I hope my Jesuit friends here at America forgive me, but I want to spill some digital ink talking about a group of Benedictines. The monks at my alma mater, Saint Anselm College, a Benedictine institution in New Hampshire, are gathering this week to elect a new abbot, a process I knew little about before this week.

Rev. Matthew Leavy, OSB, the abbot of Saint Anselm Abbey for the past 26 years, announced several months ago that he would retire in June, and so began the process of electing his successor. Because the abbot also serves as chancellor of the college, the school commenced a campaign informing the college community of how the process would unfold.

Attending Saint Anselm gave me insight to the monastic world that I never would have accessed otherwise. I befriended several monks, completed a retreat in the monastery during Holy Week, and gained an appreciation for Benedictine spirituality. Learning about the process for electing a new abbot has been equally captivating.

The process can be described as a sort of mini-conclave, with monks nominating candidates today, praying and reflecting tonight, and voting tomorrow. There can be up to six rounds of voting, and while there is no white smoke, bells will ring throughout campus when a new abbot is elected and accepts the position. The monks will then process to the Abbey Church to celebrate and welcome their new leader, a service that, in true modern fashion, will be broadcast live via webcast.

The college’s website offers a thorough explanation of the process, with a couple of videos exploring both the election and a presentation from Abbot Matthew about what it means to be a Benedictine college. Click here to learn more about the election process, and here to read a profile of Abbot Matthew.

Michael J. O’Loughlin

Image of Abbot Matthew courtesy Saint Anselm College.

Comments

Beth Cioffoletti | 6/4/2012 - 5:24pm
I too love monks and abbys and make the effort to be around them as much as I can.

Last weekend I found myself in Kentucky and was able to join the monks at Gethsemani for Terce and Mass.  I watched the monks slowly file into the choir stalls for the chanting of Terce.  There were more young monks and monks-in-training than the last time I was here about 5 years ago.  After Terce, I was surprised when a monk came back to the place where the lay people were sitting and opened the gate.  We all (all 15 or 20 of us) then went up to the main alter to join the monks at Mass.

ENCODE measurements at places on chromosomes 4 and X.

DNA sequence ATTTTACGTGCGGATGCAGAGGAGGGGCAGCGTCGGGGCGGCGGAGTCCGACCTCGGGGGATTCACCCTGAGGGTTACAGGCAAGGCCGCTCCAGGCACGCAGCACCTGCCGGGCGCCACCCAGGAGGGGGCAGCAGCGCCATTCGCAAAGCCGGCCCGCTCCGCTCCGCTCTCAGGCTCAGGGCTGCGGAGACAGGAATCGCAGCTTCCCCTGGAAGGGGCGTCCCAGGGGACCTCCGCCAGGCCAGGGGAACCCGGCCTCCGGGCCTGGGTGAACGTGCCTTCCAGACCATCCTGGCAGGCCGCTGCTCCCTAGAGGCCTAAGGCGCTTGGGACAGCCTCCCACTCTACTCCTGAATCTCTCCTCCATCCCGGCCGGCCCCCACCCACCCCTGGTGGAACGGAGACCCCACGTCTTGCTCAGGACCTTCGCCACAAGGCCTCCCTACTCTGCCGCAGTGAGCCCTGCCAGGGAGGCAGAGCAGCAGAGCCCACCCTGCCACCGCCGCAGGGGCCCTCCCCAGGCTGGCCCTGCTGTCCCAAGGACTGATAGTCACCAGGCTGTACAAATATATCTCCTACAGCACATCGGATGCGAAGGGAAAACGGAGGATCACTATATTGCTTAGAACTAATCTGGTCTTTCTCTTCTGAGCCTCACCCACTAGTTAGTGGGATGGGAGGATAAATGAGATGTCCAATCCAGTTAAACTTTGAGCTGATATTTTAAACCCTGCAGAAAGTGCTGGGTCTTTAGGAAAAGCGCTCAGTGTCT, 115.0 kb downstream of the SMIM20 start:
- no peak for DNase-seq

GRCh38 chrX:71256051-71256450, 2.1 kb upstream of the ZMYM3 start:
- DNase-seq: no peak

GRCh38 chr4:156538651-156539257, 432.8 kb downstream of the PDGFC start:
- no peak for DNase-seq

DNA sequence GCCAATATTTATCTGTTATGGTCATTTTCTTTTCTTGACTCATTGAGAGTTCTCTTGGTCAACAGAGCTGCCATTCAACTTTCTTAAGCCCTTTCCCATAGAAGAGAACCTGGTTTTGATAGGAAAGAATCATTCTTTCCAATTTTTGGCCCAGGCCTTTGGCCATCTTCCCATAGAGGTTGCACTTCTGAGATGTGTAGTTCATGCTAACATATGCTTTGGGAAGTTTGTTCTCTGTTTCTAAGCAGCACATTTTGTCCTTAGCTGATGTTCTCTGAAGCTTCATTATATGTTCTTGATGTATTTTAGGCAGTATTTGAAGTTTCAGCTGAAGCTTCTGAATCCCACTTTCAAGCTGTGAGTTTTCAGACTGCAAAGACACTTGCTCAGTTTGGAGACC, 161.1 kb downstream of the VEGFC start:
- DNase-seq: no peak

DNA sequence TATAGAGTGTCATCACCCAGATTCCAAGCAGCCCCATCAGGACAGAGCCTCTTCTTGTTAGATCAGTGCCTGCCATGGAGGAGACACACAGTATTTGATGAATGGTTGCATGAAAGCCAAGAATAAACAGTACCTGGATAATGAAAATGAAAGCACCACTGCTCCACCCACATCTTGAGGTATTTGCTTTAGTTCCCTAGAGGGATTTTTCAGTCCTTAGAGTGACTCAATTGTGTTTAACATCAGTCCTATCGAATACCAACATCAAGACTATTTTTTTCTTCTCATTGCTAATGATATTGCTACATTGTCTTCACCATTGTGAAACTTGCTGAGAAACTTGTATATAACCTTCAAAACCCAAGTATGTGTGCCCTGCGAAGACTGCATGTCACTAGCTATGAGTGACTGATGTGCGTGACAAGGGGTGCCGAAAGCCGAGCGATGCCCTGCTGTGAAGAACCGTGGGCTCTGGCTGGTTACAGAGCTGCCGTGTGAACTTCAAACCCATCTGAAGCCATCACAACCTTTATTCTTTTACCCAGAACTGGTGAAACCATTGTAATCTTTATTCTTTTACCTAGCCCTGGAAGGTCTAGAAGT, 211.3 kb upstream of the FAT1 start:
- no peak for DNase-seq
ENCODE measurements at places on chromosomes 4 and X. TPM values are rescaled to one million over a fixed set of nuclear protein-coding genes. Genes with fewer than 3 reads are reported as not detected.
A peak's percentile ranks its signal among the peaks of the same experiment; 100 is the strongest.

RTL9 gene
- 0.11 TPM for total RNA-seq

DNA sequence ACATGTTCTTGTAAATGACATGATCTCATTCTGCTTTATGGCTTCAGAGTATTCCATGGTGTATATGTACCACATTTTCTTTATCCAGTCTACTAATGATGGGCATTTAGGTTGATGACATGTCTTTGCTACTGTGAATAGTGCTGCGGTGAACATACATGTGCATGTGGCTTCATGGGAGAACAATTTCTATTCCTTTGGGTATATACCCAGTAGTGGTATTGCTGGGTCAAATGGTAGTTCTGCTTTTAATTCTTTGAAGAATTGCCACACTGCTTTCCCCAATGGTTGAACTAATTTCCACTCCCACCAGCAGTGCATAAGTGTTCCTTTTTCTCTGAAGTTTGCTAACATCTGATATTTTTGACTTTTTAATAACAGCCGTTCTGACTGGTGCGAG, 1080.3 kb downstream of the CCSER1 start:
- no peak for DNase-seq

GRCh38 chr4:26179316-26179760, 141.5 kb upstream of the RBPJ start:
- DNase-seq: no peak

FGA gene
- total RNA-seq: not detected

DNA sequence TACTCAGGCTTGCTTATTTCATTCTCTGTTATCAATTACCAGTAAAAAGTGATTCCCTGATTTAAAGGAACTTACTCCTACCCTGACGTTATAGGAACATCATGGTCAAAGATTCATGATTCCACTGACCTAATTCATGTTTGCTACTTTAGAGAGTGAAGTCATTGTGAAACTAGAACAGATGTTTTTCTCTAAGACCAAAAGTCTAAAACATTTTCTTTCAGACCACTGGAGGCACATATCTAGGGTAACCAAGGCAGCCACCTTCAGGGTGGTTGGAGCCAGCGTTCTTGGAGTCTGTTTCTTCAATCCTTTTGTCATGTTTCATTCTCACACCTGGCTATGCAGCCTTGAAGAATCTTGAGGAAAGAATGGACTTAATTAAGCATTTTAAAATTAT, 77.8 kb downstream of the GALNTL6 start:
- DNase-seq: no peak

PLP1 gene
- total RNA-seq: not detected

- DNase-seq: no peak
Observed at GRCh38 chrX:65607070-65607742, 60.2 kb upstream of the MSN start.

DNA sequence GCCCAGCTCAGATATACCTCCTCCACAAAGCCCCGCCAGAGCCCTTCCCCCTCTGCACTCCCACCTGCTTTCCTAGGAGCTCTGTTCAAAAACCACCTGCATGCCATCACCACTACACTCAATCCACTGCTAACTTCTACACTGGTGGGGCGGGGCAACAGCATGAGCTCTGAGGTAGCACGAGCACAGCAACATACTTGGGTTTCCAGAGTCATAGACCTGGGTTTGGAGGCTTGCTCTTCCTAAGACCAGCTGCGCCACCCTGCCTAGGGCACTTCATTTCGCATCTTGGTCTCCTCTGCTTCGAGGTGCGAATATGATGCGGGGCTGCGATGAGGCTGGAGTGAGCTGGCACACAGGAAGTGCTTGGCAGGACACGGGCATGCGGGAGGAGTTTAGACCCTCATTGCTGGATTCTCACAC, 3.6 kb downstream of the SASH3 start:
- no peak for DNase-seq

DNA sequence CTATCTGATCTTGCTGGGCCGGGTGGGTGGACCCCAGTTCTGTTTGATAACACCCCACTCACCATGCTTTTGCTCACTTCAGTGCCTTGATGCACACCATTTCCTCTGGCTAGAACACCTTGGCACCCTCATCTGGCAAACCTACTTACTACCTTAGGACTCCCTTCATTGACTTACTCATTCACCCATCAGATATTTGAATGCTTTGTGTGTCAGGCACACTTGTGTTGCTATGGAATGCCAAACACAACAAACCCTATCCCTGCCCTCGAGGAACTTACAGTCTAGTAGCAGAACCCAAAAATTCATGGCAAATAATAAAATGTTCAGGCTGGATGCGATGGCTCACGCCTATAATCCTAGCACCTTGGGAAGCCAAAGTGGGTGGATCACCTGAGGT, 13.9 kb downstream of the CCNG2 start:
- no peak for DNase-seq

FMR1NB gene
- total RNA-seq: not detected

Being Pentecost, it seemed impressive to me.  The celebrants - all the monks who were priests, I guess - processed in with red stoles, followed by the main celebrant who was dressed all in red.  This celebrant priest didn't look a day over 25 years old.

And yet the liturgy was very slow, deliberate, simple and above all, humble.
Carolyn Disco | 6/5/2012 - 10:33pm
Yes, Benedictine life at St. Anselm is uplifting and vibrant. It is not well known enough as a great college committed to its students. Those monks work their hearts and souls out to help young people find their way. They truly care.

Take a look at the Thanksgiving service today on the election of Abbot Mark Cooper. http://www.livestream.com/saintanselmcollege/video?clipId=pla_48db9204-464c-49a4-8fc3-9dba3d1b35e3&utm_source=lslibrary&utm_medium=ui-thumb

It was a very moving occasion. Abbalatial elections are a democratic tradition of 1,500 years standing.

Abbot Matthew enters a well-earned sabbatical after 26 years of distinguished achievement. He will be sorely missed. I understand the retiring abbot usually leaves for the first year of new leadership to give the entering abbot a chance to take hold.

Thank you, Michael O, for this thread, and take a look at the college while on the website.



Bill Freeman | 6/4/2012 - 10:02pm
Finally, something about religious life  that is uplifting.